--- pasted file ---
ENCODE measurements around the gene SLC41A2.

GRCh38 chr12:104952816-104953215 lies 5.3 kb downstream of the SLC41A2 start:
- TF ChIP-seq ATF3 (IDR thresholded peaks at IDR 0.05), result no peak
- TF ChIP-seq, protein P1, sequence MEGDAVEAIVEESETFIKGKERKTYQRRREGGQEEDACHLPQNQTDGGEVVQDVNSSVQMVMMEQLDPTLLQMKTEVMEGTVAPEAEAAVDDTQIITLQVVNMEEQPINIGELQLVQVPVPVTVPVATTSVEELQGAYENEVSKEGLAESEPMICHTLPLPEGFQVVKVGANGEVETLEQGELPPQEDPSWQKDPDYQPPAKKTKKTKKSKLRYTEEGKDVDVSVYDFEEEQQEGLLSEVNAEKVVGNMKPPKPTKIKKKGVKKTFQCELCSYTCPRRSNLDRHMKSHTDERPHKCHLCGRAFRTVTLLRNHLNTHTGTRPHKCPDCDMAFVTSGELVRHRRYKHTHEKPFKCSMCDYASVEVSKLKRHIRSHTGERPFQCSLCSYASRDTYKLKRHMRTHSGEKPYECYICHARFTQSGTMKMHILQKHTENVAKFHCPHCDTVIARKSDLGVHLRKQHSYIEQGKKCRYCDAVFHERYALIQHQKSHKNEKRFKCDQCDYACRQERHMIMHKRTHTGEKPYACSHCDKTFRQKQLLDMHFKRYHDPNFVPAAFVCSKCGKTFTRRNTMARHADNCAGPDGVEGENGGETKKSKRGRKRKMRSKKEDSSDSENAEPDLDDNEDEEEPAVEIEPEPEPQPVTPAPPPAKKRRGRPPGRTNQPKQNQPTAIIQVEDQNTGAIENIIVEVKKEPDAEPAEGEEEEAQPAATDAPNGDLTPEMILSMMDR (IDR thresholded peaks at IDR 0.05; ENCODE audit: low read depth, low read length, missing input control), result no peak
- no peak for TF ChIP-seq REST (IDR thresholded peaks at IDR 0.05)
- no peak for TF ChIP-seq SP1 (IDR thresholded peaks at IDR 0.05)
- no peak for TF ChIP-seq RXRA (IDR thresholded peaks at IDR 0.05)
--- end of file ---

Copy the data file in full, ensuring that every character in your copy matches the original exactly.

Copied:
ENCODE measurements around the gene SLC41A2.

GRCh38 chr12:104952816-104953215 lies 5.3 kb downstream of the SLC41A2 start:
- TF ChIP-seq ATF3 (IDR thresholded peaks at IDR 0.05), result no peak
- TF ChIP-seq, protein P1, sequence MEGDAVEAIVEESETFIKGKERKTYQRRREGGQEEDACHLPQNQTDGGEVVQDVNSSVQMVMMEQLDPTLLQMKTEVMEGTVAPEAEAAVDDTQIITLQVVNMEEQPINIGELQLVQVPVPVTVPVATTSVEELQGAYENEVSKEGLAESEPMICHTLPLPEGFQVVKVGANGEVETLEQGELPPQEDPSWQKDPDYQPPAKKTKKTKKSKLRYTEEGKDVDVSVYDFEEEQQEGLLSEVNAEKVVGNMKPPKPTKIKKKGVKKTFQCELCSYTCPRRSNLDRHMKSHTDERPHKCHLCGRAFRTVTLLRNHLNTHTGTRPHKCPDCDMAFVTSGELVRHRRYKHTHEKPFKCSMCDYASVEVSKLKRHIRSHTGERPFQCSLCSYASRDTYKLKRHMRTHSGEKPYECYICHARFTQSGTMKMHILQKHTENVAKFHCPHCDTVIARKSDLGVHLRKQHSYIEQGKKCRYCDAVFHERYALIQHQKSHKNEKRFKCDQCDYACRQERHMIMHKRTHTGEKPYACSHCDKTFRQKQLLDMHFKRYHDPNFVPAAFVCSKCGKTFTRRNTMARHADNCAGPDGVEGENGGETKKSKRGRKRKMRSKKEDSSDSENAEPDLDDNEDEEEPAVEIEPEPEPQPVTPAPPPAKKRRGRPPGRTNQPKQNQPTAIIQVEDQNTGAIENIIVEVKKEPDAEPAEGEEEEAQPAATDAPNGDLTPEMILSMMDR (IDR thresholded peaks at IDR 0.05; ENCODE audit: low read depth, low read length, missing input control), result no peak
- no peak for TF ChIP-seq REST (IDR thresholded peaks at IDR 0.05)
- no peak for TF ChIP-seq SP1 (IDR thresholded peaks at IDR 0.05)
- no peak for TF ChIP-seq RXRA (IDR thresholded peaks at IDR 0.05)